This story originally appeared on Yale Environment360 and is part of the Climate Desk collaboration.
As public concern about plastic pollution rises, consumers are reaching for canvas bags, metal straws, and reusable water bottles. But while individuals fret over images of oceanic garbage gyres, the fossil fuel and petrochemical industries are pouring billions of dollars into new plants intended to make millions more tons of plastic than they now pump out.
Companies like ExxonMobil, Shell, and Saudi Aramco are ramping up output of plastic—which is made from oil and gas, and their byproducts—to hedge against the possibility that a serious global response to climate change might reduce demand for their fuels, analysts say. Petrochemicals, the category that includes plastic, now account for 14 percent of oil use and are expected to drive half of oil demand growth between now and 2050, the International Energy Agency (IEA) says. The World Economic Forum predicts plastic production will double in the next 20 years.
“In the context of a world trying to shift off of fossil fuels as an energy source, this is where [oil and gas companies] see the growth,” said Steven Feit, a staff attorney at the Center for International Environmental Law, an advocacy group.
And because the American fracking boom is unearthing, along with natural gas, large amounts of the plastic feedstock ethane, the United States is a big growth area for plastic production. With natural gas prices low, many fracking operations are losing money, so producers have been eager to find a use for the ethane they get as a byproduct of drilling.
“They’re looking for a way to monetize it,“ Feit said. “You can think of plastic as a kind of subsidy for fracking.”
America’s petrochemical hub has historically been the Gulf Coast of Texas and Louisiana, with a stretch along the lower Mississippi River dubbed “Cancer Alley” because of the impact of toxic emissions . Producers are expanding their footprint there with a slew of new projects, and proposals for more. They are also seeking to create a new plastics corridor in Ohio, Pennsylvania, and West Virginia, where fracking wells are rich in ethane.
Shell is building a $6 billion ethane cracking plant—a facility that turns ethane into ethylene, a building block for many kinds of plastic—in Monaca, Pennsylvania, 25 miles northwest of Pittsburgh. It is expected to produce up to 1.6 million tons of plastic annually after it opens in the early 2020s. It’s just the highest-profile piece of what the industry hails as a “renaissance in US plastics manufacturing,” whose output goes not only into packaging and single-use items such as cutlery, bottles, and bags, but also longer-lasting uses like construction materials and parts for cars and airplanes.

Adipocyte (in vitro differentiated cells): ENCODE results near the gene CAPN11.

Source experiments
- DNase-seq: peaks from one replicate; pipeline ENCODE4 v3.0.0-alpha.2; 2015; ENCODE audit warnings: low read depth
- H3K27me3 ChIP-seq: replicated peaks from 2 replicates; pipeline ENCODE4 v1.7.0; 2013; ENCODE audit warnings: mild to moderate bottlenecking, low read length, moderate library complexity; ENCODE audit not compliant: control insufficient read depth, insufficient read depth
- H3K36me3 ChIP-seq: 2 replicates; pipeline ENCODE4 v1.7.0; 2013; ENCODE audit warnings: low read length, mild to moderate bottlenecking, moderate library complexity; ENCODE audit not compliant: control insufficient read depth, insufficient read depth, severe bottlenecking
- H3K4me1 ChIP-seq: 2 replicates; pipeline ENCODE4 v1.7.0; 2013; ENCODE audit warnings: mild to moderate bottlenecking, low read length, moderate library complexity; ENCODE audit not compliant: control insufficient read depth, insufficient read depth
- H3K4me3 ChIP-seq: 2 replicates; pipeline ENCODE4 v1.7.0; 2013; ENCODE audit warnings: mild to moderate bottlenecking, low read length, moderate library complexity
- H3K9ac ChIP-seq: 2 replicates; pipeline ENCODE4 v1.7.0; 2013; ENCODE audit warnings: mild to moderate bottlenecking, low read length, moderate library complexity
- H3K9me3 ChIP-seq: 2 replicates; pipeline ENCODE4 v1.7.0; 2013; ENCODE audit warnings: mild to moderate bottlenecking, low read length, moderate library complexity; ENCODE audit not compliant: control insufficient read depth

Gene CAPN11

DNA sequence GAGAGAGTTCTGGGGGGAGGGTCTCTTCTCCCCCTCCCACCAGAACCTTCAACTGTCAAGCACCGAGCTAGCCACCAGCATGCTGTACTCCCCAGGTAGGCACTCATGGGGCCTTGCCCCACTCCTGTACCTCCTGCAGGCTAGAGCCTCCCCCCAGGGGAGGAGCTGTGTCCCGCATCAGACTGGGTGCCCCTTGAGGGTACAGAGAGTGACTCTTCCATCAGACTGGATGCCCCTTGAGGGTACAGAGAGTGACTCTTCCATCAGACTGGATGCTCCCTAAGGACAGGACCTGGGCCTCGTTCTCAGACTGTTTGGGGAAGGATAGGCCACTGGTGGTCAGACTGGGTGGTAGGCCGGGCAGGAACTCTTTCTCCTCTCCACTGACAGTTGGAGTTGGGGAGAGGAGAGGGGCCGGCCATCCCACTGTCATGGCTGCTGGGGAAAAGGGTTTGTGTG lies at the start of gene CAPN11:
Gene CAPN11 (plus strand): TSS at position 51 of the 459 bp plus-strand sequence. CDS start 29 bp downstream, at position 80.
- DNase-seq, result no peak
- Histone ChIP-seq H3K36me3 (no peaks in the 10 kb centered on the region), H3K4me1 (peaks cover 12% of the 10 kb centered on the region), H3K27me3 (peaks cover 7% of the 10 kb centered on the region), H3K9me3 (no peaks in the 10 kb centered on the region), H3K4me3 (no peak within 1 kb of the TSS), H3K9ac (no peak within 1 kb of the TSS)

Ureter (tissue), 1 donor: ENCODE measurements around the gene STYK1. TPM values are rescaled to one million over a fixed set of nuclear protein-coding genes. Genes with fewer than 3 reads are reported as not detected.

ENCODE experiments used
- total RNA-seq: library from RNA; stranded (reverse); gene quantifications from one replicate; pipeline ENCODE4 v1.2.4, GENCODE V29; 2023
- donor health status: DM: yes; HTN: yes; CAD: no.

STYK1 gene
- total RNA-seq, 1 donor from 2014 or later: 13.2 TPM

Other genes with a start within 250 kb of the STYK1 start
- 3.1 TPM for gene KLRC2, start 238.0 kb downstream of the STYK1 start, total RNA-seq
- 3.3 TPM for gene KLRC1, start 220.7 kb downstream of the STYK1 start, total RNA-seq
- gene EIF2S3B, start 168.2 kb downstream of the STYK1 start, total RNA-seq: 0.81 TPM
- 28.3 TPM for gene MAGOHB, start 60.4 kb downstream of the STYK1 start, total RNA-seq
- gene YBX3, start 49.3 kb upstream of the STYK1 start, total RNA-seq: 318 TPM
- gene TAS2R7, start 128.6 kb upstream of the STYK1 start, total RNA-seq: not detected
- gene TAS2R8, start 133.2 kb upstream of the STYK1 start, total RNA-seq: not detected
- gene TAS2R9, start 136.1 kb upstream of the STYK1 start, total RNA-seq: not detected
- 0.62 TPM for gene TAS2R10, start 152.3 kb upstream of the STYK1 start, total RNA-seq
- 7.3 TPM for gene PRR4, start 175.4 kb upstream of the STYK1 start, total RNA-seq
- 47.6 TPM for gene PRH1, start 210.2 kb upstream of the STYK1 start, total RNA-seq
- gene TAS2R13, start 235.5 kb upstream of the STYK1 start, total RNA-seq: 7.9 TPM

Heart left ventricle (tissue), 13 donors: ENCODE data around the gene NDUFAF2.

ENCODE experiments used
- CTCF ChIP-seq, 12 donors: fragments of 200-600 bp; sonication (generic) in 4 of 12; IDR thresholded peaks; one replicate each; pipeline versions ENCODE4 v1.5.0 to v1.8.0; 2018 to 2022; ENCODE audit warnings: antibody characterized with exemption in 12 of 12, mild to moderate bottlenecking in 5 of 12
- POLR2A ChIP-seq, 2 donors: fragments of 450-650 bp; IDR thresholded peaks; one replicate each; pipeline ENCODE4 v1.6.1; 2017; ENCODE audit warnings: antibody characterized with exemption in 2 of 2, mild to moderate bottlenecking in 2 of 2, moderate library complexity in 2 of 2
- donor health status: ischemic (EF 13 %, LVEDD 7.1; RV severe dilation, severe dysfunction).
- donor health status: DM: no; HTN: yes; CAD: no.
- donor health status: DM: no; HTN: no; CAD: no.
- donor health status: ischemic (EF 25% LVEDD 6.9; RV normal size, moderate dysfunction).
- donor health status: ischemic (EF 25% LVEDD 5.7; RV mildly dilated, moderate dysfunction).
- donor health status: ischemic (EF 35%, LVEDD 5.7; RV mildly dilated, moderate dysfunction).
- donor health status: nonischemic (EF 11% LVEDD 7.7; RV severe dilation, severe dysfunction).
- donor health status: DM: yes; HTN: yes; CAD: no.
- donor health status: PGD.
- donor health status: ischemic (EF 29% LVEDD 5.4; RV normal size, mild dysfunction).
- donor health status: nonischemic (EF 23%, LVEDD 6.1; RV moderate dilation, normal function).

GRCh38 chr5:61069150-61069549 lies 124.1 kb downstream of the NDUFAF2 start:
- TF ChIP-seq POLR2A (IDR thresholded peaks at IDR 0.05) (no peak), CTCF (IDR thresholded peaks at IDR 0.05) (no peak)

Since 2010, companies have invested more than $200 billion in 333 plastic and other chemical projects in the US, including expansions of existing facilities, new plants, and associated infrastructure such as pipelines, says the American Chemistry Council, an industry body. While some are already running or under construction, other projects await regulators’ approval.
“That’s why 2020 is so crucial. There are a lot of these facilities that are in the permitting process. We’re pretty close to it all being too late,” said Judith Enck, founder of Beyond Plastics and a former regional director for the US Environmental Protection Agency “If even a quarter of these ethane cracking facilities are built, it’s locking us into a plastic future that is going to be hard to recover from.”
The impact goes beyond the waste problem that is the focus of public concern. Although plastic is often seen as a separate issue from climate change, both its production and afterlife are in fact major sources of greenhouse gas emissions.
Global emissions linked to plastic—now just under 900 million tons of carbon dioxide equivalent annually—could by 2030 reach 1.3 billion tons, as much as almost 300 coal-fired power plants, the Center for International Environmental Law found. If output grows as planned, plastic would use up between 10 and 13 percent of the carbon emissions allowable if warming is to stay below 1.5 degrees Celsius, the center reported.